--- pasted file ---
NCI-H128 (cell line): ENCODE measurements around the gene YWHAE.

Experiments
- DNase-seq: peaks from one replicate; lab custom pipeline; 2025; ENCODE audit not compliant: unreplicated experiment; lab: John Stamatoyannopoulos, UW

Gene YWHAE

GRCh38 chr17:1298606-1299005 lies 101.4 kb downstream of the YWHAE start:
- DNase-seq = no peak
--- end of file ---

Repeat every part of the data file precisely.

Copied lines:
NCI-H128 (cell line): ENCODE measurements around the gene YWHAE.

Experiments
- DNase-seq: peaks from one replicate; lab custom pipeline; 2025; ENCODE audit not compliant: unreplicated experiment; lab: John Stamatoyannopoulos, UW

Gene YWHAE

GRCh38 chr17:1298606-1299005 lies 101.4 kb downstream of the YWHAE start:
- DNase-seq = no peak